Recently I read a chapter (Chaper 12) from the young adult novel Tuck Everlasting, by Natalie Babbit, to a class of fifth grade students at John Muir Elementary School in Seattle. I was surprised that almost none of the students had heard of this classic work.Tuck Everlasting is the story of the Tuck family, a […]

Elections and Normality

On Wednesday morning after Tuesday’s election, I led my weekly philosophy session with a group of 5th grade students at John Muir Elementary School. The students are primarily immigrants and children of color. I knew that they would want to talk about the presidential election, and so I brought the book, The Araboolies of Liberty […]

Why Do We Go to School?

I had an interesting discussion earlier this month with a group of 5th grade students from Thurgood Marshall Elementary School, about why we go to school. Thurgood Marshall is an interesting and unusual school. It has a General Education program, which serves neighborhood students who are almost entirely students of color with about 70% qualifying […]

The Other Side

Jacqueline Woodson’s picture book The Other Side begins as follows: “That summer the fence that stretched through our town seemed bigger.” The story is narrated by Clover, who lives in a house on the side of the fence that separates the black townspeople from the whites in the town. Clover’s mother tells her not to climb […]

New Book!

I have had a number of inquiries recently about this blog and the time lapse since my last post. I have not been posting since the spring because I been working on a new book, which will be out this month! http://www.amazon.com/gp/product/1442234784/ref=as_li_tl?ie=UTF8&camp=1789&creative=390957&creativeASIN=1442234784&linkCode=as2&tag=stehac-20&linkId=XAF3AVY3FUZIQB6I I hope to return to posting more regularly in 2016. Happy holidays to […]

Amazing Grace

Mary Hoffman’s 1991 picture book Amazing Grace tells the story of Grace, who loves stories and especially loves acting them out. Filled with imagination and dramatic flair, Grace decides that she will play the part of Peter Pan when her teacher tells the class that they are going to perform the play. One student tells her, […]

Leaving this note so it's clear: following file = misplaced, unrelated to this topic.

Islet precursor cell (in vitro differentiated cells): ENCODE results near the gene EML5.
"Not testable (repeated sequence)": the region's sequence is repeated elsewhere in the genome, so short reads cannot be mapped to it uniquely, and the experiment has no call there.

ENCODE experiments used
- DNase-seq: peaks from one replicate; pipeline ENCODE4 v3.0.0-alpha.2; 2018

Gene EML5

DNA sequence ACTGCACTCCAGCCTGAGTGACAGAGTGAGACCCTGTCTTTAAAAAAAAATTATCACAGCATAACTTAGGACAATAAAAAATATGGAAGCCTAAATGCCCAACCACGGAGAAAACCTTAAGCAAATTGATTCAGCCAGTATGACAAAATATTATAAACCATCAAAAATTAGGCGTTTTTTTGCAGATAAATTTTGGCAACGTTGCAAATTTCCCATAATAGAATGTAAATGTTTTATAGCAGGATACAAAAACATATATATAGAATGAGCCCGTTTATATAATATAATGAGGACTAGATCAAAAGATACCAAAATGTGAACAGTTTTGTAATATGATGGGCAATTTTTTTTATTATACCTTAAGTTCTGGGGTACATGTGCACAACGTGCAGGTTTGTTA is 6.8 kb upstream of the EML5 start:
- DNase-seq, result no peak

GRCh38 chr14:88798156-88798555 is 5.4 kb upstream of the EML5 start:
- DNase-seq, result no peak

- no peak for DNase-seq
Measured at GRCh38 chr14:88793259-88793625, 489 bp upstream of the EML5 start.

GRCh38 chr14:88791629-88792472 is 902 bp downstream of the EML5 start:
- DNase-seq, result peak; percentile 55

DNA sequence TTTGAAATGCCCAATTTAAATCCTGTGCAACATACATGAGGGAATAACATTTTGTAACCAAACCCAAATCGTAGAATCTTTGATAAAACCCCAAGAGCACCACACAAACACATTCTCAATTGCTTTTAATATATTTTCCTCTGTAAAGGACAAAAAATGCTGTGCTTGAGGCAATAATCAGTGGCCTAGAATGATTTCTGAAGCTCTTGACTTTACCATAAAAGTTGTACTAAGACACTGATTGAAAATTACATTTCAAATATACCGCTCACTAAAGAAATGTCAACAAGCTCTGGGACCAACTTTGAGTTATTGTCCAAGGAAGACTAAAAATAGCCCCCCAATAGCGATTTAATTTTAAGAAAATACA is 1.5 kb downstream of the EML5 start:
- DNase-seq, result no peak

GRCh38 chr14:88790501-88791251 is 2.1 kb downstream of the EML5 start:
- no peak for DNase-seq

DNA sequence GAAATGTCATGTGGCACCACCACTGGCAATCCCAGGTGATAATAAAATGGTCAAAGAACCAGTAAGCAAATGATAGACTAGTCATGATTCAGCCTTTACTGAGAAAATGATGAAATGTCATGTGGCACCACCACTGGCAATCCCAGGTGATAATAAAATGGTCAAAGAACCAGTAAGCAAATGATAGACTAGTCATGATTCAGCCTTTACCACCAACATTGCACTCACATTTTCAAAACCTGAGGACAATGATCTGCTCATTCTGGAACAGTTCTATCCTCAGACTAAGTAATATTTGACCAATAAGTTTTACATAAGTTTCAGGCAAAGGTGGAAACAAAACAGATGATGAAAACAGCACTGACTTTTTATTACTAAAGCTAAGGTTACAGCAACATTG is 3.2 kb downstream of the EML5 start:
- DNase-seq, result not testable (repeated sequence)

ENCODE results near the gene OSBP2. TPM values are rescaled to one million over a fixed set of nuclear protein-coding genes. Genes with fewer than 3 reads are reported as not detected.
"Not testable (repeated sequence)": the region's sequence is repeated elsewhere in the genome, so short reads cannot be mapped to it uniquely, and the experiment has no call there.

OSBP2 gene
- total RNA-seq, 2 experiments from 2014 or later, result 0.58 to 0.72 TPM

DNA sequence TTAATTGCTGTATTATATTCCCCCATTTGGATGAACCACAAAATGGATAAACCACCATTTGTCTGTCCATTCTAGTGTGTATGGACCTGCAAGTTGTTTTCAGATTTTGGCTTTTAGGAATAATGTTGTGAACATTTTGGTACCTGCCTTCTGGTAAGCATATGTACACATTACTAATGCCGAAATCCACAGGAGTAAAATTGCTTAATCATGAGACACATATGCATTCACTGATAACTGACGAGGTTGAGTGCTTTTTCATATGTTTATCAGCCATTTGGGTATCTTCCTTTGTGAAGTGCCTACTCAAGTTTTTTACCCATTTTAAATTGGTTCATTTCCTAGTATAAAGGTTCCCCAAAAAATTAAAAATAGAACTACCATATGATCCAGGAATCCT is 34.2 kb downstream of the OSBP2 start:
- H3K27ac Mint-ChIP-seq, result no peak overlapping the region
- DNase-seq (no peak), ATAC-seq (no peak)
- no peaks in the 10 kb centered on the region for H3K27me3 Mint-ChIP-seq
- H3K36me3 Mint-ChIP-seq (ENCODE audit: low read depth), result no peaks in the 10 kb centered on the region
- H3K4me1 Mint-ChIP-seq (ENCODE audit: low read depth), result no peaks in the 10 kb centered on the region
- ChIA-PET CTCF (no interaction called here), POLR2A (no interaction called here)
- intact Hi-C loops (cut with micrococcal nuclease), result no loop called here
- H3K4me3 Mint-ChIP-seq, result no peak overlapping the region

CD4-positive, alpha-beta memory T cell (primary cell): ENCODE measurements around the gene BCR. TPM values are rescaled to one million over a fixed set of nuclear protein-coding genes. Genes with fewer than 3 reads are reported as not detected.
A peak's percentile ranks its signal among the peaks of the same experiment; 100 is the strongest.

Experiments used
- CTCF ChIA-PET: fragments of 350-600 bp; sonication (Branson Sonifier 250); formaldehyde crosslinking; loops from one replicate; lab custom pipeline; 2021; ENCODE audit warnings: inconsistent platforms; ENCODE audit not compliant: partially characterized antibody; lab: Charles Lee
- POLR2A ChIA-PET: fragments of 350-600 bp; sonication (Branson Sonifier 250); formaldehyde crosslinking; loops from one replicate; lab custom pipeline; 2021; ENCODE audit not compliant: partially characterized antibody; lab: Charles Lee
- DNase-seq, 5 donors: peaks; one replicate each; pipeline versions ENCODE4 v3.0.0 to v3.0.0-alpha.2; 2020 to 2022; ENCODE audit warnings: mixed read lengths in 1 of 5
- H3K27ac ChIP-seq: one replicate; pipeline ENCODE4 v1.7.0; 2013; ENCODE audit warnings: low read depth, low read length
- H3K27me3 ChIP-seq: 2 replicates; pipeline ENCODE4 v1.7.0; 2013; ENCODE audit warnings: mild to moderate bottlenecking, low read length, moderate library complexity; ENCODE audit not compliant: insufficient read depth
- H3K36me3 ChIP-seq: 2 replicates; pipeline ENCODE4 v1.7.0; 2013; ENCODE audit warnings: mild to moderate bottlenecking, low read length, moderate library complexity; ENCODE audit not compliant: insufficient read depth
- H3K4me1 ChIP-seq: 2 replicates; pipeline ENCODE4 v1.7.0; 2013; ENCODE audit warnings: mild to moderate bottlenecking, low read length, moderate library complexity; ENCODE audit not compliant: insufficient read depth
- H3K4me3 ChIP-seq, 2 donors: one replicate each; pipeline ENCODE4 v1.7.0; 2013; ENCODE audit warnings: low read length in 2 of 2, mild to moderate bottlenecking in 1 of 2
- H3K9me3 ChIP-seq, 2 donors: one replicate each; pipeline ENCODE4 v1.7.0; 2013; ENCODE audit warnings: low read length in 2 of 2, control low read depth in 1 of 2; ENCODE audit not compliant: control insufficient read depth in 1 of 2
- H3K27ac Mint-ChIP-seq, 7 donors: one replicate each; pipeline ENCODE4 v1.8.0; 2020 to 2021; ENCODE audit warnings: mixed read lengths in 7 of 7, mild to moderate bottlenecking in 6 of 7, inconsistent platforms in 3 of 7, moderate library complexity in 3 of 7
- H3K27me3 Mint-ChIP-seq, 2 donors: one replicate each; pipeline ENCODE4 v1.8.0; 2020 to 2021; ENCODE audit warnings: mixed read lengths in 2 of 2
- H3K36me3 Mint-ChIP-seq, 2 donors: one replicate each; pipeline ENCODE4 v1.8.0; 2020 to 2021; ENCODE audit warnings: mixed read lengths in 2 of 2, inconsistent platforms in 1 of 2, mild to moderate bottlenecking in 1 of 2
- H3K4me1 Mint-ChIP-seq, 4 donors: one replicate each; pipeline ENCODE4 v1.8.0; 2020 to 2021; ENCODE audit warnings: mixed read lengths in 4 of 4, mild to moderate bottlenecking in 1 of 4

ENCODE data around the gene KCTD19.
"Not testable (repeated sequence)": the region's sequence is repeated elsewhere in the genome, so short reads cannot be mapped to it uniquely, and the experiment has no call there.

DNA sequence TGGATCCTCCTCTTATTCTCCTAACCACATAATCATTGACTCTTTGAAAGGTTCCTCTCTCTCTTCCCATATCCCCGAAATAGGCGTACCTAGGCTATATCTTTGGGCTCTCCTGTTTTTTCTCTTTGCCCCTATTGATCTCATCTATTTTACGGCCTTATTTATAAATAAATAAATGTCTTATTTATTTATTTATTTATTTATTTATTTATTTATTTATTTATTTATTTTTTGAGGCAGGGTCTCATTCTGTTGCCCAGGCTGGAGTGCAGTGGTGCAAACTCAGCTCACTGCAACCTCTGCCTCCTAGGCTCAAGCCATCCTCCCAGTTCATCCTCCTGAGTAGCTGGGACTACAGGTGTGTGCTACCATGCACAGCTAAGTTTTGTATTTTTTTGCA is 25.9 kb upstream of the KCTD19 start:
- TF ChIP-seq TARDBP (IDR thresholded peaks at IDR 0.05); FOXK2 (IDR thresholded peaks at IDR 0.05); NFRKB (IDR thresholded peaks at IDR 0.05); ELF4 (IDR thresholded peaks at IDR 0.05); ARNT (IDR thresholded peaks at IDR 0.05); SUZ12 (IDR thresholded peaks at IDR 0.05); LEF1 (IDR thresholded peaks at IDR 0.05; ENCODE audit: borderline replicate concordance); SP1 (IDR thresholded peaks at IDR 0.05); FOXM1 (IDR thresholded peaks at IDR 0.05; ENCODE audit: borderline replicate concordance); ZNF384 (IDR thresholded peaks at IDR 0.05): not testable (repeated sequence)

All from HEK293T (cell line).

“Lifeboat” Activity with Children’s Hospital Patients

This week at Children’s Hospital’s school, in my weekly session with the older students, I facilitated an activity adapted from an exercise created by my colleague David Shapiro. Here is a brief description of the activity (in a larger class, this is done in small groups, and there are dozens of characters — the exercise […]

Freedom Summer

Written by Deborah Wiles and illustrated by Jerome Lagarrigue, Freedom Summer tells the story of a friendship between two boys in the early 1960s in Mississippi: Joe, who is white, and John Henry, who is African American. John Henry’s mother works for Joe’s family. The boys love to swim and they swim together in the creek, because […]

A Shelter in Our Car

In A Shelter in Our Car, Monica Gunning depicts the experiences of eight-year-old Zettie and her mother, who have come to the United States after Zettie’s father’s death. They are temporarily homeless, due to the struggle Zettie’s mother has been having to find reliable work. After they have spent some time in a shelter, which, Zettie […]

Taking Over Your Life

I taught my first philosophy session at the school at Seattle Children’s Hospital this morning, which I will be doing every Tuesday. We started with Plato’s Ring of Gyges, which led us into a conversation about whether possessing something like Gyges’ ring could end up taking over your life. Frequently when I discuss this allegory […]

Freedom and Following the Rules

In a third grade classroom at John Muir Elementary this morning, I read Toni Morrison’s The Big Box with the students. The story is about three children who are put into a “big box” after the adults in their lives conclude that they can’t “handle their freedom.” The box is full of toys and their […]

When Lions Roar

Can we control our feelings? Our perceptions? Does how we feel affect what happens in the world?When Lions Roar, a simple picture book by Robie Harris, depicts how scary the world can feel when “lions roar,” “thunder booms,” “big dogs bark,” “mommies holler,” and so on. The child in the story responds, “I sit right […]

Pezzettino

Leo Lionni’s Pezzettino is the story of the small Pezzettino (which means “little piece” in Italian), who is a small orange square surrounded by other beings who are all made up of many different-colored squares. Pezzettino observes that everyone around him is “big and [does] daring and wonderful things.” He concludes that he must be […]